However, without judging any single view here, the general consensus is troubling. In this day and age, given the resources at hand and how the role of children has evolved, there should be little or no need to strike one’s own child.

Sadly, the prevalence of “beatings are good for you (in 2008!)” tuff correlates with a background of “don’t mess with my caste mindset”. There are large elements of punjabi culture masquerading as sikhi that remain uneducated and unrefined (I don’t speak of formal education and I don’t speak of any single post here). THIS BRAVADO MINDSET IS PERVASIVE AND COMPLETELY CONTRARY TO THE SIKHI CONCEPT OF COURAGE.

Again, to be clear, it is not troubling that any one poster here thinks it is appropriate to strike a child. My views are based largely on the mindsets of many I know personally. There may be some intelligent thought behind any single view (which I disagree with). There may be loving parents who have struck their children.

BUT it is troubling that SO MANY are of the view that striking a child is healthy given their social context (mostly west, 2nd 3rd generation). I can’t help but think that this is correlated to a mindset that draws upon punjabi rustic values to form their sikhi.

Someone may have turned out fine being “disciplined” with the odd beating. I do wonder however if many had a sustained psychological beating as much as they did physical. Your fear seems to be gone as an adult, but your scars become part of your makeup. Any physical pain is short lived, but the potential emotional scarring, in the heart of an innocent child who in today’s social context would have parents who need to resort to striking him/her …can be long lasting.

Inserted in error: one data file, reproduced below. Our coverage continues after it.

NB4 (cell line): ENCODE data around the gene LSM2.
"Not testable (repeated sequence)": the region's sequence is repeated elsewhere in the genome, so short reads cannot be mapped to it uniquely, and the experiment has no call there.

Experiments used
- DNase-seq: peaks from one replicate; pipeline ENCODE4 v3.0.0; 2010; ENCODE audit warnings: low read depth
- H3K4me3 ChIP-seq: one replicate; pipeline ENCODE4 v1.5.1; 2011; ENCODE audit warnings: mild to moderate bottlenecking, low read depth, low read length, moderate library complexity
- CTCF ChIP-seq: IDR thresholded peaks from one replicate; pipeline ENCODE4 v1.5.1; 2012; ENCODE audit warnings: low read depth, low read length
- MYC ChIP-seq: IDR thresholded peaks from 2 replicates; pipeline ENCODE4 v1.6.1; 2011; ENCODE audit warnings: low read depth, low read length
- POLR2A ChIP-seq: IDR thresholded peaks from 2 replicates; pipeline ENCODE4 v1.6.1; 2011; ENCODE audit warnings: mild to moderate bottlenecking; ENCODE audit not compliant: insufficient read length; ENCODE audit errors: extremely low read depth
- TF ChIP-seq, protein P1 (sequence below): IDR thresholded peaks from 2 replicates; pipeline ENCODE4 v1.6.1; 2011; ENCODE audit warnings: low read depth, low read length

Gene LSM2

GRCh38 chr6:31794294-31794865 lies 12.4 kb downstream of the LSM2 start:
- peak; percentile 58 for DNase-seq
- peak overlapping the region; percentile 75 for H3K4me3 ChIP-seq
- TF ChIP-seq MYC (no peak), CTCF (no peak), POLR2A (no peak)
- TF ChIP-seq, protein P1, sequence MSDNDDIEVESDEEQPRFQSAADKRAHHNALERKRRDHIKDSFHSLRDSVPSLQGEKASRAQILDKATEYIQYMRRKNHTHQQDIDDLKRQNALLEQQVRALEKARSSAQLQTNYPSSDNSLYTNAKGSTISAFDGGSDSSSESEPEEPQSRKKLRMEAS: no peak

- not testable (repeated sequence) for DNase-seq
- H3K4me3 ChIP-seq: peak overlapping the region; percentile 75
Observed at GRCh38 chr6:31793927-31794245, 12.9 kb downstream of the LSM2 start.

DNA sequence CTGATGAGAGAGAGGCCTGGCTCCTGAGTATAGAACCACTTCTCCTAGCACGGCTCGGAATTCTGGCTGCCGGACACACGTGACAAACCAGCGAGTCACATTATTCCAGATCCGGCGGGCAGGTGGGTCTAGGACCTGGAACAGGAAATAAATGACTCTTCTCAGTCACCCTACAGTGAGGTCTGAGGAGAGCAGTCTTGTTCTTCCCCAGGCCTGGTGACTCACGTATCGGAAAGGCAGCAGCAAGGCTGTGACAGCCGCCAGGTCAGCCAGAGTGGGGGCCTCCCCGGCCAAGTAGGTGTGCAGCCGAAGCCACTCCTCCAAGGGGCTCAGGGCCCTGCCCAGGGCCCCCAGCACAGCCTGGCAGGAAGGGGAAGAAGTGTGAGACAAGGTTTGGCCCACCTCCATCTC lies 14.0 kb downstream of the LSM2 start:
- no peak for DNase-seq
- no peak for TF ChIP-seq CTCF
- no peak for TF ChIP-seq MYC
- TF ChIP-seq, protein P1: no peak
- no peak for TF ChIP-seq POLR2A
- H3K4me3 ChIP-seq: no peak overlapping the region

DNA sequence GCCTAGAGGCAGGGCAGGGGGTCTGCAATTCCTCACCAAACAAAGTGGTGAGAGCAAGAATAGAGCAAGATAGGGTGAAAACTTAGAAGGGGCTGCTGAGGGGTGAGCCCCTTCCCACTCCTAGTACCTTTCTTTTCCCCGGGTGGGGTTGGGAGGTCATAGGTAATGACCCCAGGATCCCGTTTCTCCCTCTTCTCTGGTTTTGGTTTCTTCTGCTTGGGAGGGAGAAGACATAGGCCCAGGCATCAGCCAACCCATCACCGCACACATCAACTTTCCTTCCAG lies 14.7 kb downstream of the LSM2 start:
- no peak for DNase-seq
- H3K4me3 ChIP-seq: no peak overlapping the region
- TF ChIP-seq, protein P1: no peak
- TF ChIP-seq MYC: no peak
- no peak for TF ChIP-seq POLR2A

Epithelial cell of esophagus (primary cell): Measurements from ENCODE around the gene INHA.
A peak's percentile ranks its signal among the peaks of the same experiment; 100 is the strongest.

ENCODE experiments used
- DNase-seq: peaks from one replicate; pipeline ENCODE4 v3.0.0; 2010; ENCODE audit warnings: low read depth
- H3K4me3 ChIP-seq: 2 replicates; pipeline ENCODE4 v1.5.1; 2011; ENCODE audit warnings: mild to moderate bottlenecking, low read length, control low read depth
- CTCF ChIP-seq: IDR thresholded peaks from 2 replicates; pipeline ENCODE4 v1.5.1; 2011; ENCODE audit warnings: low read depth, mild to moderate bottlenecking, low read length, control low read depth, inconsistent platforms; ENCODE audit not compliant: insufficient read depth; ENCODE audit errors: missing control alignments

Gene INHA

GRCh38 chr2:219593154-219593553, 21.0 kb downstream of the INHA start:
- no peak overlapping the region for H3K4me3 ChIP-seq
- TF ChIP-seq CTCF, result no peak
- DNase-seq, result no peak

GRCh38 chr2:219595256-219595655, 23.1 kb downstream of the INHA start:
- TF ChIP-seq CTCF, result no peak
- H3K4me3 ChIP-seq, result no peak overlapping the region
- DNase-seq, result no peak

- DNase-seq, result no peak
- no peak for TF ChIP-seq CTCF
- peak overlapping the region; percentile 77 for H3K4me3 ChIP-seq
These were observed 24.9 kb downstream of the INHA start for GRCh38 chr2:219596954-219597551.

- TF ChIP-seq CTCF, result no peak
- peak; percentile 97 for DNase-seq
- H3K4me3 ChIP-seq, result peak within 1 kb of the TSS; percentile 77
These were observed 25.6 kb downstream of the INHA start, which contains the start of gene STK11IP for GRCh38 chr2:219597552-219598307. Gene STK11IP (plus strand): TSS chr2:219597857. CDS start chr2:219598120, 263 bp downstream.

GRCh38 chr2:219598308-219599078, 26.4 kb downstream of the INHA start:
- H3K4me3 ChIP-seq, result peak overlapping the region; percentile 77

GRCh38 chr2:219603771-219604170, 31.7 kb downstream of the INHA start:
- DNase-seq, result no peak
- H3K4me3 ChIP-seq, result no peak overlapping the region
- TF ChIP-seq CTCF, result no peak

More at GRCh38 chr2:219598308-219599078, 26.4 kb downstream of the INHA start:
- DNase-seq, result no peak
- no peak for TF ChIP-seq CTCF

If a child misbehaves to the point that the parent sees no recourse but to hit; the parent should hit themselves first as punishment for their own failure. Preferably the parent adjusts their parenting instead.

If you are going to be a parent, please think hard about what type of discipline a sikhi view would endorse in current social contexts.

A very valid post. Just to clarify my position. I am not promoting: Just saying that it has been used effectively in the past but the point about it possibly not being a valid method in today's generation especially in the west is very valid.

Plus I DO NOT ADVOCATE this approach with girls AT ALL...they may grow up to be strippers as revenge. Just those small fearless little terrors that occasionally turn up....bless them

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...

Someone may have turned out fine being “disciplined” with the odd beating. I do wonder however if many had a sustained psychological beating as much as they did physical. Your fear seems to be gone as an adult, but your scars become part of your makeup. Any physical pain is short lived, but the potential emotional scarring, in the heart of an innocent child who in today’s social context would have parents who need to resort to striking him/her …can be long lasting.

If a child misbehaves to the point that the parent sees no recourse but to hit; the parent should hit themselves first as punishment for their own failure. Preferably the parent adjusts their parenting instead.

If you are going to be a parent, please think hard about what type of discipline a sikhi view would endorse in current social contexts.

Very well said.

If a child can behave because it is the right thing to do, that child knows more about good behaviour than a child who behaves in order to avoid a punishment.

Dalsingh 101 There is a fine line between permissive parenting and beatings.

Here are some parenting style that are very commonly use

Authoritarian

Authoritarian parents always try to be in control and exert their control on the children. These parents set strict rules to try to keep order, and they usually do this without much expression of warmth and affection. They attempt to set strict standards of conduct and are usually very critical of children for not meeting those standards. They tell children what to do, they try to make them obey and they usually do not provide children with choices or options.

Authoritarian parents don't explain why they want their children to do things. If a child questions a rule or command, the parent might answer, "Because I said so." Parents tend to focus on bad behavior, rather than positive behavior, and children are scolded or punished, often harshly, for not following the rules.

Children with authoritarian parents usually do not learn to think for themselves and understand why the parent is requiring certain behaviors.

Permissive